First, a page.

The Bureau of Land Management maintains 38 chartered advisory committees located in the West. These include 30 statewide and regional Resource Advisory Councils; 6 advisory committees affiliated with specific sites on the BLM’s National Conservation Lands; and two others, including the National Wild Horse and Burro Advisory Board and the North Slope Science Initiative Science Technical Advisory Panel.
RACs are sounding boards for BLM initiatives, regulatory proposals and policy changes. Each citizen-based council consists of 10 to 15 members from diverse interests in local communities, including ranchers, environmental groups, Tribes, state and local government officials, academics, and other public land users.
The Department of the Interior established the RACs in 1995. RAC members vote on recommendations related to public land management and provide those recommendations to the designated federal official who serves as liaison to the RAC. The DFO is usually a BLM line manager, such as the State Director or District Manager.
Each RAC has a charter that outlines membership and how the panel operates.
RACs and other advisory committees will generally meet two to four times per year. They must meet at least once each year.. The BLM determines the meeting location and which issues will be discussed, and announces upcoming meetings in the Federal Register and media outlets. Any organization, association, or member of the public may file a statement or appear before an advisory committee regarding topics on the agenda. Meetings may also include a field trip to learn more about certain resource issues. The BLM reimburses advisory committee members for their allowable travel expenses.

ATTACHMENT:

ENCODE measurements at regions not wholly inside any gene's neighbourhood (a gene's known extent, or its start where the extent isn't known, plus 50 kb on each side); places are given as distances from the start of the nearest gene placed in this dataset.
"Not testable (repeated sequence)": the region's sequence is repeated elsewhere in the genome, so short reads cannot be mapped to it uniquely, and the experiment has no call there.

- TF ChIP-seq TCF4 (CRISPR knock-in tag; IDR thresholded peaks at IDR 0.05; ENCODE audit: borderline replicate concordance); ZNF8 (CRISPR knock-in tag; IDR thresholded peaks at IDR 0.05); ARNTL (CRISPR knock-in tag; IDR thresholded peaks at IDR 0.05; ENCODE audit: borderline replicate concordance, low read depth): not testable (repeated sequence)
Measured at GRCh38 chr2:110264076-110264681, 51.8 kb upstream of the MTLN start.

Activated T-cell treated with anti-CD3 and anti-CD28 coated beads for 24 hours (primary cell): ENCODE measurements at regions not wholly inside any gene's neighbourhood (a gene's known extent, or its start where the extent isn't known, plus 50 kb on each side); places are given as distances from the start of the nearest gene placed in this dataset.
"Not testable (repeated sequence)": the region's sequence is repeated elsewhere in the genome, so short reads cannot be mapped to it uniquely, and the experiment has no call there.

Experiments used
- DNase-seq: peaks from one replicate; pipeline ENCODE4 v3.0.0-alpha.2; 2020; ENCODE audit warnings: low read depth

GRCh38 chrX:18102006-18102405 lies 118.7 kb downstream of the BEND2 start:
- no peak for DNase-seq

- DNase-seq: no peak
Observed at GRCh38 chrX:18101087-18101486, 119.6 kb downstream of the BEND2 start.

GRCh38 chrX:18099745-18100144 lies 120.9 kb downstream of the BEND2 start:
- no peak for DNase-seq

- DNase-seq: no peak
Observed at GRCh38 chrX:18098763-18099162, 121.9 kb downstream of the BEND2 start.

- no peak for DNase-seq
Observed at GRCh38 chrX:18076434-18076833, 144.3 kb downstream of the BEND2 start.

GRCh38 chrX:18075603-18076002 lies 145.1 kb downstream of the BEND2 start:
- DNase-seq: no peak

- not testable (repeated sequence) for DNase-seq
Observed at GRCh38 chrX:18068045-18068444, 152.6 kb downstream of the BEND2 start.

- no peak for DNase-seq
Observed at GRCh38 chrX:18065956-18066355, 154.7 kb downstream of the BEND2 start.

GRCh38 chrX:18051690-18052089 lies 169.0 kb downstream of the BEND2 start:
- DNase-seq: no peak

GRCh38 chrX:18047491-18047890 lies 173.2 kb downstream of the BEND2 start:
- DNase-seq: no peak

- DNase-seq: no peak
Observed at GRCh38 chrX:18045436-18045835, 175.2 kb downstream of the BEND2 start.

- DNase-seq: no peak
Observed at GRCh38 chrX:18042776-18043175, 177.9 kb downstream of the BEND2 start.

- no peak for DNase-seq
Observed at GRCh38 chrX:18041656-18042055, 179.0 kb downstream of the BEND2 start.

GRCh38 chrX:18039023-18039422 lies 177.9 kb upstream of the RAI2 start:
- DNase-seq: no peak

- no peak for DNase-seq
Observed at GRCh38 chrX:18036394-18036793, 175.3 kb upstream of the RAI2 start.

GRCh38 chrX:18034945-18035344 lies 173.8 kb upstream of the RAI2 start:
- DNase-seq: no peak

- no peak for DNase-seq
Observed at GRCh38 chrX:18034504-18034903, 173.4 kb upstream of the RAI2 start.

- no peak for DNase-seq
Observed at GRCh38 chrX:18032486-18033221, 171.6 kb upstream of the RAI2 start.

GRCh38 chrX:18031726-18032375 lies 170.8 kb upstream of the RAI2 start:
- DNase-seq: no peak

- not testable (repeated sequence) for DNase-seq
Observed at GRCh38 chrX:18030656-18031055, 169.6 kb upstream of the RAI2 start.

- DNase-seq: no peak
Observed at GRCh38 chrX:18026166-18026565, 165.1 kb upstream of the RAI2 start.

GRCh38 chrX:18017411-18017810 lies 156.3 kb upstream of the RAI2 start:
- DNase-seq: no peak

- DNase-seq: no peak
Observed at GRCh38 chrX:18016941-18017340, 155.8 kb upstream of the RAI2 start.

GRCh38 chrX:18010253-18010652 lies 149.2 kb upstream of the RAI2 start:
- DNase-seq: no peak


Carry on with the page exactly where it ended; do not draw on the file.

Each advisory committee member assists in the development of committee recommendations that address public land management issues. These include land use planning, fire management, off-highway vehicle use, recreation, oil and gas exploration, noxious weed management, grazing issues, wild horse and burro herd management issues, and so on.
The Federal Land Policy and Management Act authorizes the establishment of BLM advisory committees, and various other statutes require the establishment of advisory committees affiliated with specific geographic areas (for example, National Conservation Lands sites). See 43 CFR1784.6-1c for additional information.
DOI and the Department of Agriculture also manage a public advisory committee structure that provides recommendations concerning recreation fee proposals for public lands managed by the BLM and U.S. Forest Service. Learn more about Recreation RACs.